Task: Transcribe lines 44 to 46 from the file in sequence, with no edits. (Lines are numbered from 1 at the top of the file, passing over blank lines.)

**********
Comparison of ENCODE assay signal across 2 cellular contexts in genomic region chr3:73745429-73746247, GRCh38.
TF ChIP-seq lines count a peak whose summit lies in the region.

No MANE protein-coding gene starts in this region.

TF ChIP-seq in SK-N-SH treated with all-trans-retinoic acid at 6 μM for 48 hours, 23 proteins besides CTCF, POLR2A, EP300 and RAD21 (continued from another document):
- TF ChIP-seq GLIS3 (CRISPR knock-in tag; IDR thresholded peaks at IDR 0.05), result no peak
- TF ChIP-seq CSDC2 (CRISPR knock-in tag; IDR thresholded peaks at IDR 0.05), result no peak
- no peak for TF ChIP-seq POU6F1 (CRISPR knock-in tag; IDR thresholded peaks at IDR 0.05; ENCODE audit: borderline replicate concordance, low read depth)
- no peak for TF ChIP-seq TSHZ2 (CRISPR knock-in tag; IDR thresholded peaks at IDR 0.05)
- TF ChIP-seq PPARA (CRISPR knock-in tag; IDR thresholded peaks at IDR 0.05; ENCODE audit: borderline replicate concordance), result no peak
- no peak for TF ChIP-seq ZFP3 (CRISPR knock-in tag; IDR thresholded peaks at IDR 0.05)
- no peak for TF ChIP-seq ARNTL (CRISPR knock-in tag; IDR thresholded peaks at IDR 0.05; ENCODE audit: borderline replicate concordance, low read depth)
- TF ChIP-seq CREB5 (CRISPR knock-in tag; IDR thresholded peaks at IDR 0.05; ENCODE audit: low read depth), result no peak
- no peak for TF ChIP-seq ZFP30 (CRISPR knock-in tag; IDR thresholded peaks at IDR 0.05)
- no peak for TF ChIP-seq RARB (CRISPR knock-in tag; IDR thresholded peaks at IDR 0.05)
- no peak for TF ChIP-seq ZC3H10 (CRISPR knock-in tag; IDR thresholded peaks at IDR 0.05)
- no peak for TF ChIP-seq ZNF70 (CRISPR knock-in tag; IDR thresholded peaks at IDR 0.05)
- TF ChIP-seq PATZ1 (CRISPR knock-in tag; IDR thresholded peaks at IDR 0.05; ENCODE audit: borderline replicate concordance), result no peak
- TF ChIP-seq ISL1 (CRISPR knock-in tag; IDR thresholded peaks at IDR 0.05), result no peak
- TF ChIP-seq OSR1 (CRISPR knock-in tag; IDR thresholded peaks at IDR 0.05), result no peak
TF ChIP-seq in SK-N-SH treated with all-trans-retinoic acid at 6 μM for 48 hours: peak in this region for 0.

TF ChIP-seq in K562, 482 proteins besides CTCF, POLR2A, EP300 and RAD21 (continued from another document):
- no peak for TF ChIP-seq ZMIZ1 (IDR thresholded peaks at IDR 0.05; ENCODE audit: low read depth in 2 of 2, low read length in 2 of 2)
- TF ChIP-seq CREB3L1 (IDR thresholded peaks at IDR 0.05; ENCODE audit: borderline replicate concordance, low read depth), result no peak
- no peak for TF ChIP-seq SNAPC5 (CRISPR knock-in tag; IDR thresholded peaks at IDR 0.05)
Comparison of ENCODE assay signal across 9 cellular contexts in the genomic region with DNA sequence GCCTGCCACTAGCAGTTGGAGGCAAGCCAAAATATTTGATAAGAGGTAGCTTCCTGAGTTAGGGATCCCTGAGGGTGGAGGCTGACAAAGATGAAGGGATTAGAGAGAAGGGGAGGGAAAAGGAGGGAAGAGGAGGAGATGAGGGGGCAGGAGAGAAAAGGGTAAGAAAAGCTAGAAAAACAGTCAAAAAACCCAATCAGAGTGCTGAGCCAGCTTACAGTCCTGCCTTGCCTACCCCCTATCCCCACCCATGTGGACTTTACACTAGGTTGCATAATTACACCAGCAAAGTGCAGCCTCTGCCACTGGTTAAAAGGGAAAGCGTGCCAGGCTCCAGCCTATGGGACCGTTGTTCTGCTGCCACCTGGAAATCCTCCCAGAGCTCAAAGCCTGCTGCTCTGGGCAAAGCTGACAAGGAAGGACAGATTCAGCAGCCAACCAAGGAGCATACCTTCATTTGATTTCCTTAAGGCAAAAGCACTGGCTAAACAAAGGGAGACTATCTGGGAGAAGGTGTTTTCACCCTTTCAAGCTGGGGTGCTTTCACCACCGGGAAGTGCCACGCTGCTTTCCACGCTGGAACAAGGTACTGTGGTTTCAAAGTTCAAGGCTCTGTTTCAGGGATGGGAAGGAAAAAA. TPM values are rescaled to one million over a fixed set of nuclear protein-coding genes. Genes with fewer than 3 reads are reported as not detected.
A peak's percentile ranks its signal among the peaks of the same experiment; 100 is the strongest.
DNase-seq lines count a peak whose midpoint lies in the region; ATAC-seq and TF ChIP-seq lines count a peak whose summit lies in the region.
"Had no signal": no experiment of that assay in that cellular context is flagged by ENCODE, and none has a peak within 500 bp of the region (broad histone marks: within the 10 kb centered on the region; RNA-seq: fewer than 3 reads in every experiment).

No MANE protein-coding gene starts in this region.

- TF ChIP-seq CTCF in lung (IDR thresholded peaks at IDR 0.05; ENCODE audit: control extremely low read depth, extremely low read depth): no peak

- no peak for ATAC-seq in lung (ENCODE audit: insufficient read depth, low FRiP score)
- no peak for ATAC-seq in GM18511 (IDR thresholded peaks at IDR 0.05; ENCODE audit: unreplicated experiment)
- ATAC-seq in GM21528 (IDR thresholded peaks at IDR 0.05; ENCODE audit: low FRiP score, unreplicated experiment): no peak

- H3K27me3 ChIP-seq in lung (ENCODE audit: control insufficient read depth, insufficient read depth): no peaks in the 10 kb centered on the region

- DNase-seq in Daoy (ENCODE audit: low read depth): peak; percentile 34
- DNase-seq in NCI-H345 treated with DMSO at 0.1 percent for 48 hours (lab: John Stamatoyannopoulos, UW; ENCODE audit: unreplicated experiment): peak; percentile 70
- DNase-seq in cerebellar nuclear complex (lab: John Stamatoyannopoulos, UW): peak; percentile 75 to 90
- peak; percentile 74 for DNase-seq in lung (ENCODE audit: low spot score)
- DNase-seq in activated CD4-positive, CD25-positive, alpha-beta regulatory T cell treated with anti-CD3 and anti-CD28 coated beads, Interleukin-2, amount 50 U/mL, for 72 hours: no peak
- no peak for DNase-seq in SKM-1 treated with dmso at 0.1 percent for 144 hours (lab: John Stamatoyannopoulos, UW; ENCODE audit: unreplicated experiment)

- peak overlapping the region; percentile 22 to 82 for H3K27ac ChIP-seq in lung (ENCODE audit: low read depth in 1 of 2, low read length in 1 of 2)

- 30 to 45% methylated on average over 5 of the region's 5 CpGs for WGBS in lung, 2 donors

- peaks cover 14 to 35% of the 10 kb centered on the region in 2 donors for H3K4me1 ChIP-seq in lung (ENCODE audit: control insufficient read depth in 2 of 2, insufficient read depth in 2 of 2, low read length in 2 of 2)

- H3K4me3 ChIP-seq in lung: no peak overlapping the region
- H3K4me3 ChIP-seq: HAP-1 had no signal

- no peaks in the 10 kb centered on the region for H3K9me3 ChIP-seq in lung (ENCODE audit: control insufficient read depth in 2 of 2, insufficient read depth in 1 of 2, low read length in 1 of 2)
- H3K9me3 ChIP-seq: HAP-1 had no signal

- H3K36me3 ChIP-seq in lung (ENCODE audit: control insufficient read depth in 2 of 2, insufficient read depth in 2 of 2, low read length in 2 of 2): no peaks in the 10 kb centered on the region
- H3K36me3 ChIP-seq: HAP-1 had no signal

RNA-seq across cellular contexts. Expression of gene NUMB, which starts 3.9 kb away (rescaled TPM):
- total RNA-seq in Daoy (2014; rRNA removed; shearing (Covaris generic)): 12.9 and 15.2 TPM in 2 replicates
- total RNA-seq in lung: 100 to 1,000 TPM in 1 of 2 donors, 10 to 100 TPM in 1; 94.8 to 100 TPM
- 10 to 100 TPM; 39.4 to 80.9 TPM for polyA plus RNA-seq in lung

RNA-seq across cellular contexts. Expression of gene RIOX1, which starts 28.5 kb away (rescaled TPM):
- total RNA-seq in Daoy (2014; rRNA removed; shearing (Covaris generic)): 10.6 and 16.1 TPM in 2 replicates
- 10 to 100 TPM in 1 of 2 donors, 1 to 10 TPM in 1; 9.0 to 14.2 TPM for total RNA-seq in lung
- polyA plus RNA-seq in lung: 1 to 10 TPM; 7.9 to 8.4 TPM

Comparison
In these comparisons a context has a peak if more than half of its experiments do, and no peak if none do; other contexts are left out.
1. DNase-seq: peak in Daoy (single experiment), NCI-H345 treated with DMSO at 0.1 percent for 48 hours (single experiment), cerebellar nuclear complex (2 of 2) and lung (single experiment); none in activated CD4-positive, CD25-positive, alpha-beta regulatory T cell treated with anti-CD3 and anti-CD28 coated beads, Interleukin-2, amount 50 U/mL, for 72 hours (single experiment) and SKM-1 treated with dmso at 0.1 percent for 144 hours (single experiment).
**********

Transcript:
- H3K4me3 ChIP-seq in lung: no peak overlapping the region
- H3K4me3 ChIP-seq: HAP-1 had no signal

- no peaks in the 10 kb centered on the region for H3K9me3 ChIP-seq in lung (ENCODE audit: control insufficient read depth in 2 of 2, insufficient read depth in 1 of 2, low read length in 1 of 2)